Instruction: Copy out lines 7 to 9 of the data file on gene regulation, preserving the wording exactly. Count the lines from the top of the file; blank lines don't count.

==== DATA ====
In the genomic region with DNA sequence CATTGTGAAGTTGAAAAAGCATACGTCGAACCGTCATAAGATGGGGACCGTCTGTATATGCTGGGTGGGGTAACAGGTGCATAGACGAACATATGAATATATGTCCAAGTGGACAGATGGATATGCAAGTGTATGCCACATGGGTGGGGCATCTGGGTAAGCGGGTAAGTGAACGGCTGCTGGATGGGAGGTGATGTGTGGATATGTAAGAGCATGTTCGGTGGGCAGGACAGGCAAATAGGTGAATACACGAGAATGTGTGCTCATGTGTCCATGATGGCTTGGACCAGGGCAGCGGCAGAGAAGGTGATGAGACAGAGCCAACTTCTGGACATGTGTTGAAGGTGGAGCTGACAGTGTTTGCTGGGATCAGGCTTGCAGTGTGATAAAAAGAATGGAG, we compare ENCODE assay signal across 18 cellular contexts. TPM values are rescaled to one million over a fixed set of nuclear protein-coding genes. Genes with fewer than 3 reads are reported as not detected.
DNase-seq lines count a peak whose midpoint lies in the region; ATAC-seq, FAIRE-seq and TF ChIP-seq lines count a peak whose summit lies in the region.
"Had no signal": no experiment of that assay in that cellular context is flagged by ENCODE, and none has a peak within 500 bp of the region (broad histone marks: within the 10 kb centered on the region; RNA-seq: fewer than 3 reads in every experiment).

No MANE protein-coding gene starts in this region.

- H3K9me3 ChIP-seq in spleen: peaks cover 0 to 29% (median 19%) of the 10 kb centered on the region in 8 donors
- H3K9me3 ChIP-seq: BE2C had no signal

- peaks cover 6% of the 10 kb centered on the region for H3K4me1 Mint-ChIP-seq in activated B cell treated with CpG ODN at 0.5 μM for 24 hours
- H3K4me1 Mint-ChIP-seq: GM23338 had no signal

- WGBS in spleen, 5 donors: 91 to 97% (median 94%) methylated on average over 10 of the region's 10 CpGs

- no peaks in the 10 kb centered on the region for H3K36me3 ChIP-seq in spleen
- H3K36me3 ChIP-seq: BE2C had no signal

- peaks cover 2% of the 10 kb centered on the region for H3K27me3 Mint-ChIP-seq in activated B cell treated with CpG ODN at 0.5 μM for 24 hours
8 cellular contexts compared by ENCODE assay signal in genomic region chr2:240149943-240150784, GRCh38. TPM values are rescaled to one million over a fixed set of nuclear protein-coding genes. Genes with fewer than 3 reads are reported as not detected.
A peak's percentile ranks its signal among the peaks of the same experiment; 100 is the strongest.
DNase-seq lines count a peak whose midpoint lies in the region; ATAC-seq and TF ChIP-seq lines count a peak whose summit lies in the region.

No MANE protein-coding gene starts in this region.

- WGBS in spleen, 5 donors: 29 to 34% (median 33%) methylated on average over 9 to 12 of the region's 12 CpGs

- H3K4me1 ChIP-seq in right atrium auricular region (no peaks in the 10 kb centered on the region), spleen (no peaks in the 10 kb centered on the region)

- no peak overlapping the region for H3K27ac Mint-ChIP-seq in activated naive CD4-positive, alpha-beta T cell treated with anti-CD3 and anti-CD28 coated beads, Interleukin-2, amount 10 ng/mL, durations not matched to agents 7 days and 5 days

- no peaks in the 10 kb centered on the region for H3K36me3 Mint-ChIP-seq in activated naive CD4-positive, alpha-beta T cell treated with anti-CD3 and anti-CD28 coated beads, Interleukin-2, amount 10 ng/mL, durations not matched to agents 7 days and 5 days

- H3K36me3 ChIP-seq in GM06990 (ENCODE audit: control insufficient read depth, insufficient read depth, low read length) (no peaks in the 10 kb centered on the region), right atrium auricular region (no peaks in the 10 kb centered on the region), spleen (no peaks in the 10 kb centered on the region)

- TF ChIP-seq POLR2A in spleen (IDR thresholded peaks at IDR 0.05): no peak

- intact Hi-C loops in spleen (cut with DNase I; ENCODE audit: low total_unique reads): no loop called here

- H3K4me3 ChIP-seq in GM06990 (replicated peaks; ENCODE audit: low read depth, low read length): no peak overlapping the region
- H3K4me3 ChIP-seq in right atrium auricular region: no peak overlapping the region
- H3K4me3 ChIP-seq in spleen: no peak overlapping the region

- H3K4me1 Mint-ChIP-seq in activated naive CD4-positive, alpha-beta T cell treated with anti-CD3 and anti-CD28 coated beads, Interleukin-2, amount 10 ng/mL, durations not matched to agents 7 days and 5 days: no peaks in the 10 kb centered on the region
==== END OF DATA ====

- peaks cover 6% of the 10 kb centered on the region for H3K4me1 Mint-ChIP-seq in activated B cell treated with CpG ODN at 0.5 μM for 24 hours
- H3K4me1 Mint-ChIP-seq: GM23338 had no signal

- WGBS in spleen, 5 donors: 91 to 97% (median 94%) methylated on average over 10 of the region's 10 CpGs